The CSC makes the following recommendations:
1. You cannot afford to take a “wait-and-see approach.” Although some believe social media is a passing fad, we believe it is here to stay and the sooner your organization develops an active presence, the less distance you will have to make up later.
2. You should have a social media policy, minimally, to protect against security, privacy or ethics breaches by your employees or customers. You should also offer staff education. Training and outreach are necessary to ensure that staff fully comprehend and are able to carry out the policy.
3. Use social media to go where your customers are. Listen to what others are saying about your organization, your product(s) and your brand(s). Monitor the social media activities of others in your market, and use social media to listen to what others are saying about your competition.
4. Consider starting where many organizations start: use social media to enhance marketing, branding, recruitment, reputation management and customer relations.
5. You do not have to develop a full-blown social media strategy now, but eventually you will need one. Start now but start small and monitor outcomes. Ask what your organization should be doing now to anticipate a more widespread use of social media to help accomplish key healthcare goals. Then expand your social media activities into new areas of value.
6. Recruit social media managers internally. Distribute responsibilities among staff who know your organization, are Internet-savvy and are excited about using social media to benefit your organization. Keep social media content accurate and current.

But what if a healthcare organization is unmoved by the potential benefits of social media and blocks use by its employees? Mayo Clinic's Timimi addressed the issue in an MCCSM blog entry following Mayo Clinic's 2012 social media summit: "I was struck by how many attendees, despite profound opportunities, represented organizations that still block social media access for their employees. Many institutions take a 'risk mitigation by elimination' approach. At many sessions, well over half the attendees indicated that their organization blocked some if not all social media sites for their employees. From our perspective they are choosing to take their most powerful asset, their human bandwidth, offline." Timimi continues, "To engage, we need to understand. We need to begin by asking and assessing who is blocking. Once we understand the extent, we can begin to measure the impact blocking has on employee satisfaction and retention. Beyond the impact on employee satisfaction, the majority of HCAHPS patient experience survey questions focus on basic communication skills. Sub-par HCAHPS scores bring penalties that have significant financial impact on hospitals, and interventions that improve performance provide obvious benefits, leading us to ask: 'How is engagement and conversation with patients impacted by social media blocking?' and 'Does unblocking improve HCAHPS performance?'"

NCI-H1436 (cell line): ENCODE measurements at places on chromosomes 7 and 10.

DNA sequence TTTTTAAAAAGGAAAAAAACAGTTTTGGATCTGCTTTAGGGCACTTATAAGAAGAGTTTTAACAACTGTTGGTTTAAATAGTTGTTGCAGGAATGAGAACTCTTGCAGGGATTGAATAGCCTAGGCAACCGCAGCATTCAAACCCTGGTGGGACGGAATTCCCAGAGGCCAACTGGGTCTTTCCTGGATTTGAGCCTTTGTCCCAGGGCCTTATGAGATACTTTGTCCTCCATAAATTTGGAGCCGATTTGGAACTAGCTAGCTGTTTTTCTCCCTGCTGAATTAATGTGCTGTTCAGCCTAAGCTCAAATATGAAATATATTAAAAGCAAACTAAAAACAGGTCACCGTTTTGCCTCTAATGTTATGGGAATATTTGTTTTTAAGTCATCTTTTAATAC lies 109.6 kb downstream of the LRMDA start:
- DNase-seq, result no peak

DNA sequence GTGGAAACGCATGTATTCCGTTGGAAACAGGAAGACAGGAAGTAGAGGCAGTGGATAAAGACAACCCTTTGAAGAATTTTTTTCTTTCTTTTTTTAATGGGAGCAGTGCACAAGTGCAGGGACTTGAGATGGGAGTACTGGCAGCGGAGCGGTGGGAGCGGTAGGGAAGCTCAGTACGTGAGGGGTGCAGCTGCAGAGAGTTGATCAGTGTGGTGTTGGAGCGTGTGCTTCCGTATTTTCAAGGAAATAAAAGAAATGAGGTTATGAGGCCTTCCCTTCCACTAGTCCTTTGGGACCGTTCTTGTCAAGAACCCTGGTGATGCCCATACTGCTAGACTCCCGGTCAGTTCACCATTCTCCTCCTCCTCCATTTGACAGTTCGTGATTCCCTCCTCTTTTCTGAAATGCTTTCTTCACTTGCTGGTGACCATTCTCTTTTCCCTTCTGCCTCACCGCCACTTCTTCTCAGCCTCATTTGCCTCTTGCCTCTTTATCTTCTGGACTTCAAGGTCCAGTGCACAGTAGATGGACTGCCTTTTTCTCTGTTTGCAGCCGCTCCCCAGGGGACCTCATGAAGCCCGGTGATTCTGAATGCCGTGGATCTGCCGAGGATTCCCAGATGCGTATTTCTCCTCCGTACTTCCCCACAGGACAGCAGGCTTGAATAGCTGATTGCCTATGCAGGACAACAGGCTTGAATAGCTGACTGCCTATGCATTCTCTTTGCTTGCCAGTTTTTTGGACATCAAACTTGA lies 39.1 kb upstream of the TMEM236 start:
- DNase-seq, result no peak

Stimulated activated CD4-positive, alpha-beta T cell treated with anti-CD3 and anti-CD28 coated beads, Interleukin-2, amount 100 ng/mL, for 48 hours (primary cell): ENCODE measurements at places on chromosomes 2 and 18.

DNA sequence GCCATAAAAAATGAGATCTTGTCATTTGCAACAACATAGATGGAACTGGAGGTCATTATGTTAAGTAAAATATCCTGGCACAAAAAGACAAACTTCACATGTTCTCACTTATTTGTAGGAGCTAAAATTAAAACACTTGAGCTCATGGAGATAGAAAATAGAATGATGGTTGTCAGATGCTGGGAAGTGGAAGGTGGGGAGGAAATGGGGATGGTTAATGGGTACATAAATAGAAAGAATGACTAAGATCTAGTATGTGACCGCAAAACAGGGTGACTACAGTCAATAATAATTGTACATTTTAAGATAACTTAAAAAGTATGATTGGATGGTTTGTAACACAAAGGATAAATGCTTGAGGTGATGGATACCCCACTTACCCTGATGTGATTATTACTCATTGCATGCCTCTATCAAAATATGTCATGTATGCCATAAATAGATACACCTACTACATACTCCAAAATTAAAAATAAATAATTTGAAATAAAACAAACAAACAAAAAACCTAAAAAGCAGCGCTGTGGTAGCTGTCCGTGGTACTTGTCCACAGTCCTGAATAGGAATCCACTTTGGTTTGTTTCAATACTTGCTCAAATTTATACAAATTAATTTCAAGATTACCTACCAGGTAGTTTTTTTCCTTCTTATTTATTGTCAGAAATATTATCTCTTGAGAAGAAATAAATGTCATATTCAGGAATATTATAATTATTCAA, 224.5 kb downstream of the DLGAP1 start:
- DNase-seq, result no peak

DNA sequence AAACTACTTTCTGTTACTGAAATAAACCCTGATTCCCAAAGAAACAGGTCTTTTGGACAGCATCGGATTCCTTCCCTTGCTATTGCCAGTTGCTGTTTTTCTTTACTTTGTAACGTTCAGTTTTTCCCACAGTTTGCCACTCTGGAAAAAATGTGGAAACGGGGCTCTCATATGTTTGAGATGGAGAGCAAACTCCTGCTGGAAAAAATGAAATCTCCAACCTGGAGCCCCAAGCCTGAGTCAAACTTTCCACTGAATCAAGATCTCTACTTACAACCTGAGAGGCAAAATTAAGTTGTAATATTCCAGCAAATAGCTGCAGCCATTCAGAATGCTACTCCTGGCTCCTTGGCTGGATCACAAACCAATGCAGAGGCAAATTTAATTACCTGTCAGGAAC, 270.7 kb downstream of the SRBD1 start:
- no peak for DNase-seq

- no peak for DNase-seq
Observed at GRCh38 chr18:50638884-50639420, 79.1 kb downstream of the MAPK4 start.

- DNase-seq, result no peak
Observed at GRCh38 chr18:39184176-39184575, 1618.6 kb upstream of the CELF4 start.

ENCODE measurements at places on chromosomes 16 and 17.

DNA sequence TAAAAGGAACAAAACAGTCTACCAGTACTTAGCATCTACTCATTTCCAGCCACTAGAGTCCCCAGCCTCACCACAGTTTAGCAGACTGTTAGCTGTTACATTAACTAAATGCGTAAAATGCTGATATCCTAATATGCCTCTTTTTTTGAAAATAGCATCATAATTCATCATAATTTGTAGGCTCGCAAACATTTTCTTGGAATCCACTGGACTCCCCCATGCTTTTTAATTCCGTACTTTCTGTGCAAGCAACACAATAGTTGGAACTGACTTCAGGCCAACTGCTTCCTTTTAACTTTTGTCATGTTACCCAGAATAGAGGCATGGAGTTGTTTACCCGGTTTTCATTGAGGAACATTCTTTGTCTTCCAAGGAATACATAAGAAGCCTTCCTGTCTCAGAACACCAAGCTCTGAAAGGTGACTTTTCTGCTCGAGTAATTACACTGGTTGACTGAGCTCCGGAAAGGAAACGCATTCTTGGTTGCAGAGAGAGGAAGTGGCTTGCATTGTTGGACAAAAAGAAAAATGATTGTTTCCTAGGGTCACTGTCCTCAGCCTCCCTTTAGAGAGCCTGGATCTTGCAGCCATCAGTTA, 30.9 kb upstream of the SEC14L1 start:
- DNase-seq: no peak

To help understand the issues of blocking social media sites, the MCCSM is conducting a healthcare social media survey to assess the extent to which healthcare and health-related organizations are using social media tools and have developed policies or guidelines for employees use. Among the questions asked in Mayo survey is what are the main reasons for blocking access to social media sites, with the possible answers of network bandwidth, network security (exposure to viruses and malware), employee productivity, concerns about HIPAA violations or lapses in professionalism, and legal liability. 


References

Mayo Clinic Center for Social Media. http://www.youtube.com/watch?v=E0quTLzVBu0. Accessed Oct. 22, 2012.

Computer Sciences Corporation (CSC). Should Healthcare Organizations Use Social Media? 2011.